The very first of the four values in the agile manifesto is, "[i]ndividuals and interactions over processes and tools". The agile mentors I have worked with emphasize this value when teaching agile; for example, they use only flipcharts and sticky notes to teach new teams how to write user stories and do sprint planning and daily standups.
However, so much of the time I have spent helping teams integrate agile has focused on the "other" side: helping teams understand how agile "processes" are different from their experience, and setting up tools to help them run their project.
Of course, the manifesto says that "there is value in the items on the right". Anyone who has had to develop software with inferior tooling knows the productivity drain this can cause. I have worked projects where a full compile and link was an overnight affair, and debug traces were limited to eight static characters, with performance limits on how often a trace could be printed. In that environment finding a simple bug could be a multi-day process.
I think this example illustrates what the value is in processes and tools, and why they are valuable but less valuable than people. Processes and tools have the potential to be a dissatisfier. They can interfere with how the team performs work and with how they interact with each other. If the tools or processes are getting in the way and slowing the team down, then they just became important. Poor processes and tools can prevent teams from having the kind of interactions necessary to create a bond and an effective culture.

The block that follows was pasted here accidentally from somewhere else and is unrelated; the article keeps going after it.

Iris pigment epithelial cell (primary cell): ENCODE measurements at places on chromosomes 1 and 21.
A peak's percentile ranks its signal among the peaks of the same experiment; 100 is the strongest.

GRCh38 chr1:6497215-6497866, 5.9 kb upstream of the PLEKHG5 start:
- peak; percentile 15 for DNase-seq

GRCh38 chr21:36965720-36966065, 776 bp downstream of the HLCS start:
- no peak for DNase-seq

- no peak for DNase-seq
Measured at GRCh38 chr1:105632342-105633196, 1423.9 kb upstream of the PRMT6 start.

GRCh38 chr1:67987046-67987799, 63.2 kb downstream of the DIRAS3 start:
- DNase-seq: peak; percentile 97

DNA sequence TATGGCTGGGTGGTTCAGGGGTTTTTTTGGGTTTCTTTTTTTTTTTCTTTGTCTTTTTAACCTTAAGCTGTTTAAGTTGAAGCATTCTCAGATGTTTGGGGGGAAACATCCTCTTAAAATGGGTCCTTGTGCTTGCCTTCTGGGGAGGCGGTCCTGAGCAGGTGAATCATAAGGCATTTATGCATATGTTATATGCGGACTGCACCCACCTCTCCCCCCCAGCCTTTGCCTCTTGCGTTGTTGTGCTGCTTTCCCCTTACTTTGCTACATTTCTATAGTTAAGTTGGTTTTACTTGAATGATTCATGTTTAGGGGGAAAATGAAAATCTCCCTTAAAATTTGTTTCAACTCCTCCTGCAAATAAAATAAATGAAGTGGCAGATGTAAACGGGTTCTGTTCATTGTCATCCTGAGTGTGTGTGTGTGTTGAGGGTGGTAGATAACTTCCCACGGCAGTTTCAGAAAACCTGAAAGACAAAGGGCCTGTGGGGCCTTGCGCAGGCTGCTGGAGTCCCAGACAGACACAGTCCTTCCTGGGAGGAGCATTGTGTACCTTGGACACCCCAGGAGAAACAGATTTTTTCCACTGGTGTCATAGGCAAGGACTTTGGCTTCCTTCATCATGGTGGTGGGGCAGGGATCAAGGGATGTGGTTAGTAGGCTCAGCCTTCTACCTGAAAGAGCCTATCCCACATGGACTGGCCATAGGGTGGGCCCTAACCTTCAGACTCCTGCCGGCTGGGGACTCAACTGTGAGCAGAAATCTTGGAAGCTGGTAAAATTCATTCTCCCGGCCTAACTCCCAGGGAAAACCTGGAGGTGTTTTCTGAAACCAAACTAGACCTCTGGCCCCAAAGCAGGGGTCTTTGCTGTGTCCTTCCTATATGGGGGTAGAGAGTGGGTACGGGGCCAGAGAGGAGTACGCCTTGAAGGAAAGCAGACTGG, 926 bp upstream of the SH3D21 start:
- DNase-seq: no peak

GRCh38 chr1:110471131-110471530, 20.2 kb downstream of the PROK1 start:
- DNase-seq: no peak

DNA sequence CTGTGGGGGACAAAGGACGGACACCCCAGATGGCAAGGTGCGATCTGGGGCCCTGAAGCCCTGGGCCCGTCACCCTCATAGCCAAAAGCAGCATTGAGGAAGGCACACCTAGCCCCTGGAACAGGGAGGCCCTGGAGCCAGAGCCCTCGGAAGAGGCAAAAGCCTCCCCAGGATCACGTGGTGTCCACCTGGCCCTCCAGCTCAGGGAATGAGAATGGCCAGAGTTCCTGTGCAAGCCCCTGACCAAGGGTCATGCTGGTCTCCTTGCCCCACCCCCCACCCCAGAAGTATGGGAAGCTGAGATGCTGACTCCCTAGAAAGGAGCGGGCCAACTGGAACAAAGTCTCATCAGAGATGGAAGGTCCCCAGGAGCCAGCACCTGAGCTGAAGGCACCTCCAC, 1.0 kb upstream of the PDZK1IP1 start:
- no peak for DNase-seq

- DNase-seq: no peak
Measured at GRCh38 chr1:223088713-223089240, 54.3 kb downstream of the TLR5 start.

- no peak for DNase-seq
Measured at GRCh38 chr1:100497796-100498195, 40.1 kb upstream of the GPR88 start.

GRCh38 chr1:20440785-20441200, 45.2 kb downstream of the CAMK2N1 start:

That said, people are more valuable because the processes and tools cannot do the work. As I mentioned in a previous article, in every process there is a "magic happens here" step where human creativity comes into play. The process and the tools need to recognize where the real value of the work comes from and not interfere.
At the same time, there is a positive side to processes and tools in that they promote regularity in interactions. Inventing a new approach to every problem is itself a productivity drain. For example, most teams now use automatic formatters to solve issues like where line breaks and spaces go in order to ensure consistency. That automated formatters do a poorer job than human beings is less important than the human time saved not carefully aligning variable declarations.
This understanding can lead us to a description of what good agile processes and tools look like. First, they don't get in the way of what the team wants to do. The team takes responsibility for planning work, performing it, and maintaining quality. In exchange, the team deserves trust in areas like making and controlling changes, and in how they assign work and track completion.
Second, they allow for adaptation by the team. As a team forms, they identify preferred ways of working, whether in how to divide the work or how to move code through into production. If tools cannot be adapted, the team will become dissatisfied and start looking for ways around them. This adaptation allows the team to codify its culture and practices into the tool so the tool helps the team encourage members to follow the team's norms.
Third, they streamline the team's work by standardizing and automating. Team members spend less time doing things that don't add value and less mental energy deciding how to track work, communicate, compile, test, and deploy software.
Hopefully, the processes and tools we choose for agile programs will enable good interactions and help fulfill the goals of agile.